Better delivered its e-prescribing and medicines administration (ePMA) solution Better Meds to the first mental health trust in the UK – the GDE site South London and Maudsley NHS Foundation Trust (SLaM). The successful commencement and continued rollout of the e-prescribing framework were delivered together with the implementation partner, CGI.
Better delivered its e-prescribing and medicines administration (ePMA) solution for patients receiving mental health treatment and support in SLaM, its unit Bethlem Royal Hospital being the oldest mental health hospital in the world. SLaM will soon be followed by another GDE mental health trust, Oxford Health NHS Foundation Trust, and North Cumbria Integrated Care NHS Foundation Trust. Both trusts are part of the open systems and platform technologies procurement framework that has been led by SLaM.
The award-winning solution will allow the Trust to set up the exact procedures that best suit them and their patients through a combination of out-of-the-box offerings and personalisation. Eliminating transcribed medicine lists between paper charts and real-time remote access to patient medication records will result in more transparent care, helping prevent potential and avoidable mistakes.
The Trust will be able to capture and transfer complete and standardised medicine lists between systems and care settings, which will allow for more accurate and timely summaries to be shared with general practitioners. Not only will this improve data quality for mental health trusts and hospitals, but it will also enhance patient safety while, in turn, improving efficiencies.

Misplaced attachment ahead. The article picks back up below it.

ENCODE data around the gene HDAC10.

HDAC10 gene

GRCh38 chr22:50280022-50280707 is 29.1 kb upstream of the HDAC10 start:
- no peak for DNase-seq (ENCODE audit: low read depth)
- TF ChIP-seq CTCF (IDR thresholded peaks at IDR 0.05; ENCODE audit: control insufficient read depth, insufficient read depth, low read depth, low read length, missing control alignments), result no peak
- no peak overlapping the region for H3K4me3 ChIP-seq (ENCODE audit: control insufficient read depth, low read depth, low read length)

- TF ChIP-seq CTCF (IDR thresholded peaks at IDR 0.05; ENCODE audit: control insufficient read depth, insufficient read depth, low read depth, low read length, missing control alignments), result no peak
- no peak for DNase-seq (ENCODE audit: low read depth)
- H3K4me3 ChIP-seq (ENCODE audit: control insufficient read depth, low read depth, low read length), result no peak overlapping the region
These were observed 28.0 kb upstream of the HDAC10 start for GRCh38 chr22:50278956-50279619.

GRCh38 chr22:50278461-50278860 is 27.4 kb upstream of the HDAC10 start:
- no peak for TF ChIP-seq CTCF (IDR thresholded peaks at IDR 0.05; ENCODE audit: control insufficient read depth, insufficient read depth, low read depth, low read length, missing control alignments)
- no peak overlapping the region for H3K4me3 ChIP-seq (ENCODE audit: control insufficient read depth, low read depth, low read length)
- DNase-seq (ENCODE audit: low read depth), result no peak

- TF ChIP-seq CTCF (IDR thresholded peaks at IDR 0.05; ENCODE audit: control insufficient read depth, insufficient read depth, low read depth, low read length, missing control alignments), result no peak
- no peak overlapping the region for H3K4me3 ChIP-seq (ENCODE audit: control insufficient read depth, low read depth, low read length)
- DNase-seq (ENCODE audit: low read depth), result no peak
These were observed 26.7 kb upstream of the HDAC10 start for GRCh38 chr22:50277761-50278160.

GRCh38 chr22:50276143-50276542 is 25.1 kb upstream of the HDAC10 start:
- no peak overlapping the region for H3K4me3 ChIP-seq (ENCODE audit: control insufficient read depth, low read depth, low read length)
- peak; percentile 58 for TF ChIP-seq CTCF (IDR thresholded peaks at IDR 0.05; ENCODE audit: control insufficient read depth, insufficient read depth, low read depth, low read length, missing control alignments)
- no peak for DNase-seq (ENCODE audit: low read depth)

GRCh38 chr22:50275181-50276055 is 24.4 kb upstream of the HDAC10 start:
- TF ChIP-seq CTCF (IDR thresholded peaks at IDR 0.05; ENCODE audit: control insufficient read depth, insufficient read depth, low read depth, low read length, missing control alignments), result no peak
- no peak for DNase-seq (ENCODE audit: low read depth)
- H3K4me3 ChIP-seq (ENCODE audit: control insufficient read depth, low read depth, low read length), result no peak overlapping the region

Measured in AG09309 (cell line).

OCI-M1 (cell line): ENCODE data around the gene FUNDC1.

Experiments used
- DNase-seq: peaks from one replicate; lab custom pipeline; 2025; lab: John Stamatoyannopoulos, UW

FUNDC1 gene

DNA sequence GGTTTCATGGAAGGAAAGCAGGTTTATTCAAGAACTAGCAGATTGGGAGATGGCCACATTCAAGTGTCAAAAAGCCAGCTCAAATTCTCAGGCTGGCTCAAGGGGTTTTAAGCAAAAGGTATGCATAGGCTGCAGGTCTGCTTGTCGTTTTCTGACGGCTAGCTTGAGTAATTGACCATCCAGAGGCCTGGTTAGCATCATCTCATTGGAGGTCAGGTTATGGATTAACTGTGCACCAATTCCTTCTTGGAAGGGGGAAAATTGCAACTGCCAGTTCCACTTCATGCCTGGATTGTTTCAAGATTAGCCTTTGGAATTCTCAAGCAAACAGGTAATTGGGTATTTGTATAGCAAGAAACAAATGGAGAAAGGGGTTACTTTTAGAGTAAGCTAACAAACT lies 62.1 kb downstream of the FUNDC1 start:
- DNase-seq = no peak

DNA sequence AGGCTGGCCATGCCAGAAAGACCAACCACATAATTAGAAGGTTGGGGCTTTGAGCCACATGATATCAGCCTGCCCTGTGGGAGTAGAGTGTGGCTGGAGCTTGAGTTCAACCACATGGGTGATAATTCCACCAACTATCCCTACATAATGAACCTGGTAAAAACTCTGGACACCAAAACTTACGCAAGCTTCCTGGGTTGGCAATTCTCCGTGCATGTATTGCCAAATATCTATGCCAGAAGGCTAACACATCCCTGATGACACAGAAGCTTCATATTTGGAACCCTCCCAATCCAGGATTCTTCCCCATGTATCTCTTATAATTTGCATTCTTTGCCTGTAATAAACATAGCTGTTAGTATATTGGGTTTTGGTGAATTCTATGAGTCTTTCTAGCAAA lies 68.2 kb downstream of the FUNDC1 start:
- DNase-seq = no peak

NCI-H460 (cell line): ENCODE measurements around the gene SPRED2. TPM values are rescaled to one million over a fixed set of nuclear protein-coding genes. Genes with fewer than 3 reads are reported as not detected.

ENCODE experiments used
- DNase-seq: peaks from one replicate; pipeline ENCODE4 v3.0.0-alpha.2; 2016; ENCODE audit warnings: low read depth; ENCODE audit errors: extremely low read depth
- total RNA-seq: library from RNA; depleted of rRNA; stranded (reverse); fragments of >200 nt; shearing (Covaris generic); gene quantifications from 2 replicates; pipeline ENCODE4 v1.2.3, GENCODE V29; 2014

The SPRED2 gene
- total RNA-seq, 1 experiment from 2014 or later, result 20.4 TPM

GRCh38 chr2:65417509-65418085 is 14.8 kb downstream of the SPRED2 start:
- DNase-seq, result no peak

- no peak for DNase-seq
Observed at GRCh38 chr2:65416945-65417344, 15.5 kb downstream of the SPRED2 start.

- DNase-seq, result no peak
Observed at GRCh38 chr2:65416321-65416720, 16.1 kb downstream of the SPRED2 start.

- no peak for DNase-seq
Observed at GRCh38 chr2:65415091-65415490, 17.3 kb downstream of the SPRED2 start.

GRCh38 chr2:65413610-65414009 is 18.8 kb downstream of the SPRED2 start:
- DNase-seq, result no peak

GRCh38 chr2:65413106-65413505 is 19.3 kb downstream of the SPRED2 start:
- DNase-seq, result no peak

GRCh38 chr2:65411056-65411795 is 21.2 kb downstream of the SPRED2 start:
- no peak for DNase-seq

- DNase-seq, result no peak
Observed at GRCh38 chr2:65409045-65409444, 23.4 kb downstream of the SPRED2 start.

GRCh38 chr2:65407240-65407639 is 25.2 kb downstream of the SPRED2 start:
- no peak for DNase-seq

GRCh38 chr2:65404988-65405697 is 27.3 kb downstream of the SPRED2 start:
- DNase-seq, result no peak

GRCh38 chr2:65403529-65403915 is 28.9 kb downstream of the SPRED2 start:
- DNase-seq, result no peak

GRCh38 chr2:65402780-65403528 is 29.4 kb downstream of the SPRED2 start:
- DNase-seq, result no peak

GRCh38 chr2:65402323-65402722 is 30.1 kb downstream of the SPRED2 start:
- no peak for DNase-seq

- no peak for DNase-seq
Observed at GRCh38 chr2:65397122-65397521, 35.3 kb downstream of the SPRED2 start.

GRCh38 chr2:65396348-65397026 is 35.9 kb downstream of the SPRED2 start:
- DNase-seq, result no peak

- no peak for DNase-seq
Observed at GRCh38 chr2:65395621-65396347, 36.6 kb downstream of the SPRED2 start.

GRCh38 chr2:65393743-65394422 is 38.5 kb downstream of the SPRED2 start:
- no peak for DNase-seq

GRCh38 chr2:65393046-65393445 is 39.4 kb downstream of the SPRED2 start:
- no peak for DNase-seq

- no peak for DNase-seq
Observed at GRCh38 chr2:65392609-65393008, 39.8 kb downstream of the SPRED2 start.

Stuart MacLellan, Acting Chief Information Officer, SLaM, said:
“We are working to deliver our strategic aim to provide outstanding mental health care, as outlined in our five-year strategy Aiming High; Changing Lives. Our digital strategy is a vital part of this, which includes harnessing digital innovations, reducing digital exclusion, and enabling people to adopt technology to improve our services. The ePMA solution will improve patient safety while helping us to deliver high-quality care. We are proud of our partnership with Better and CGI – this is a huge step forward for us, and we are proud to be supporting the Trust’s strategy.”
Christine Wadsworth, Clinical Lead at Better UK, said,
“As a pharmacist who has worked on mental health wards in the past, it was an honour and privilege to be invited onto the first ward in the Maudsley Hospital to go live with Better Meds, along with my colleague Alja Babič from the Slovenian office and colleagues from CGI, to see first-hand the nurses and doctors adapt quickly and calmly to their new way of working. CGI has worked closely with the excellent SLaM project team to get to this point, and I give huge credit to all involved on a thorough and successful deployment.”
Donna Kelly, Senior Vice President for South and Midlands at CGI in the UK, said,
“The digitalisation of certain administrative procedures will help prevent possible human error and increase the accuracy of everyday procedures. The ePMA will aid the trusts in providing a better and more consistent service, offering patients an improved quality of care. We are proud to support the NHS and look forward to continuing to support trusts with technological solutions in the future.”
Better Meds is implemented in 10 Trusts across the UK, New Zealand, Australia, and Slovenia.
Better is a leading technology company that transforms healthcare organisations with Better Platform, their market-leading open data platform, the Better Meds electronic prescribing and medication administration solution, and Better’s low code Studio, which allows applications to be built rapidly at a fraction of the cost. The company’s solutions are putting organisations in control of their data, workflows, and transformation plans, all with the aim of simplifying the work of care teams and improving lives. In the last three decades, Better has provided solutions to more than 150 clients across 16 countries, and Better Platform securely supports over 22 million patients.